Saturday, July 21, 2018

Iraqis still wait for the world to support their protests

  1. In case u missed it: Large scale protests have been going on in southern recently. This powerful sign sums up the demands of the demonstrators: Revolution of the poor. Electricity. Water. Bread.

Protests continue in Iraq.  The people are asking for the basic needs.  Instead of delivering what's needed to fulfill these needs, prime minister Hayder al-Abadi sicks the military on them.  Noting the internet blackout Hayder's imposed, OIL PRICE observes:

No blackout undertaken by the Iraqi government, however, has been as intrusive as this one. This is not about ISIS, or pricing—or potentially cheating students. This is out masses of protesters who have valid grievances. They are protesting the fact that the massive oil wealth of the Basra region isn’t trickling down to the people—to the point that there is even a lack of potable water. They are also protesting the proportion of jobs handed in the oil industry to locals as opposed to foreigners.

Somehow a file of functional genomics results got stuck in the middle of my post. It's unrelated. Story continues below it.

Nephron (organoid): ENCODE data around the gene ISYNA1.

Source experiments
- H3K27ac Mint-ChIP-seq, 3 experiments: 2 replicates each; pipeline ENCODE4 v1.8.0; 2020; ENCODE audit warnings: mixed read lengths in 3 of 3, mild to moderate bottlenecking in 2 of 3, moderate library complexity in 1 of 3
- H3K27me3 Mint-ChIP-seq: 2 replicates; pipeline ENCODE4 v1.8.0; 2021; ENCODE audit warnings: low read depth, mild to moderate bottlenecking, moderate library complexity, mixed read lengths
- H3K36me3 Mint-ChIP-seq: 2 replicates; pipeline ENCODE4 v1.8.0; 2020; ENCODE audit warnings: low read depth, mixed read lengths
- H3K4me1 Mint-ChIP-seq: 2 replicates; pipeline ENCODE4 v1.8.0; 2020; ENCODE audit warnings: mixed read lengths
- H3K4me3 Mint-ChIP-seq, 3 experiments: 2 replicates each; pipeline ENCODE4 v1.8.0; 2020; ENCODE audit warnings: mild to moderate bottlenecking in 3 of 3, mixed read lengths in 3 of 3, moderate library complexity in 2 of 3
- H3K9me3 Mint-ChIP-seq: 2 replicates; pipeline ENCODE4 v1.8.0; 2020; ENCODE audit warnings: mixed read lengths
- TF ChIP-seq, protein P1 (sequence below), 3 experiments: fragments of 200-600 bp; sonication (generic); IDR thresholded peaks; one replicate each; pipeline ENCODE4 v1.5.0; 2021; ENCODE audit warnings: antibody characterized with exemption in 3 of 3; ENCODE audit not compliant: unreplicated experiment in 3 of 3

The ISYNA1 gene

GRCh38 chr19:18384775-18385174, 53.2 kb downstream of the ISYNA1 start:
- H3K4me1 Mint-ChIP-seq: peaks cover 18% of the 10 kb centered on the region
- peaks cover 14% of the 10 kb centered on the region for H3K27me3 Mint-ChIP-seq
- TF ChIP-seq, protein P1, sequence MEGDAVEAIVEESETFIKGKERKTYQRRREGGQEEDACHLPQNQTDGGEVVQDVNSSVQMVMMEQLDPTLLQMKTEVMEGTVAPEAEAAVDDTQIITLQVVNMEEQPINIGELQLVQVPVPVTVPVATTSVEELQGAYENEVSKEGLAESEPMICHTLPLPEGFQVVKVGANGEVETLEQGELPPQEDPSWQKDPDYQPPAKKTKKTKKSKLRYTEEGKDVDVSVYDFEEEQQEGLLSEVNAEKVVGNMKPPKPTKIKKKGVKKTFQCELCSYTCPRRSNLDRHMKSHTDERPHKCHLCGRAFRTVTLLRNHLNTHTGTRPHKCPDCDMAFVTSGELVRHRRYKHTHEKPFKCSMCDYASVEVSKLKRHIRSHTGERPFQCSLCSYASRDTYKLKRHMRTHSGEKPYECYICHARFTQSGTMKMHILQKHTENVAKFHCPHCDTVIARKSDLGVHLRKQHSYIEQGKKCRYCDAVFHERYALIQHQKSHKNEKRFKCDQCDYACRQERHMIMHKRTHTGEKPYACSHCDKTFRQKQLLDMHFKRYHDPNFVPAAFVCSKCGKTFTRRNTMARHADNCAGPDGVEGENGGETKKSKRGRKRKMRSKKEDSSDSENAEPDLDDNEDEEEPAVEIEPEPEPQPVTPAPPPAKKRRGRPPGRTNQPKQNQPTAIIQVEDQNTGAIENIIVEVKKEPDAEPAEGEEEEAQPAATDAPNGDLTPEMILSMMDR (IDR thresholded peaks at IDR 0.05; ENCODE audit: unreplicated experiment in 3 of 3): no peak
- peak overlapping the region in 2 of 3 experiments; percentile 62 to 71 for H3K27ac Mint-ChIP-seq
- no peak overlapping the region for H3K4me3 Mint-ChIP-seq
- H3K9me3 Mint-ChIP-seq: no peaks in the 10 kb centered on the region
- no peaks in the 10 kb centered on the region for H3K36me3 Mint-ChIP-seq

Again, instead of meeting the needs, the people are attacked.  RUDAW reports:

Two people were killed in protests in southern Iraq on Friday evening.

"The casualties of the protests that many provinces witnessed today increased to two dead, one of them in Diwaniya and the other in Najaf. And 45 were injured, most of whom were members of the security forces," the spokesperson for Iraq's ministry of health, Sayf Badir, told al-Sumaria news.

Badir added that most of the injured had received treatment in hospital and been discharged.

The approximately 20-year-old man killed in Diwaniya was shot by a guard from the Badr organization during a demonstration outside of the Iran-backed group’s local headquarters, AFP reported.

This brings to ten the total of deaths in nearly two weeks of protests that have rocked southern Iraq.

The killing continues.

Security forces Chasing the protesters in Iraq to disperse them last night

After this goes up, my review of a book will.  I made the mistake of saying I'd write about it.  I'll make that mistake again, I'm sure.  Next time, if the book is so badly written it's practically unreadable, I'm just going to break my promise.

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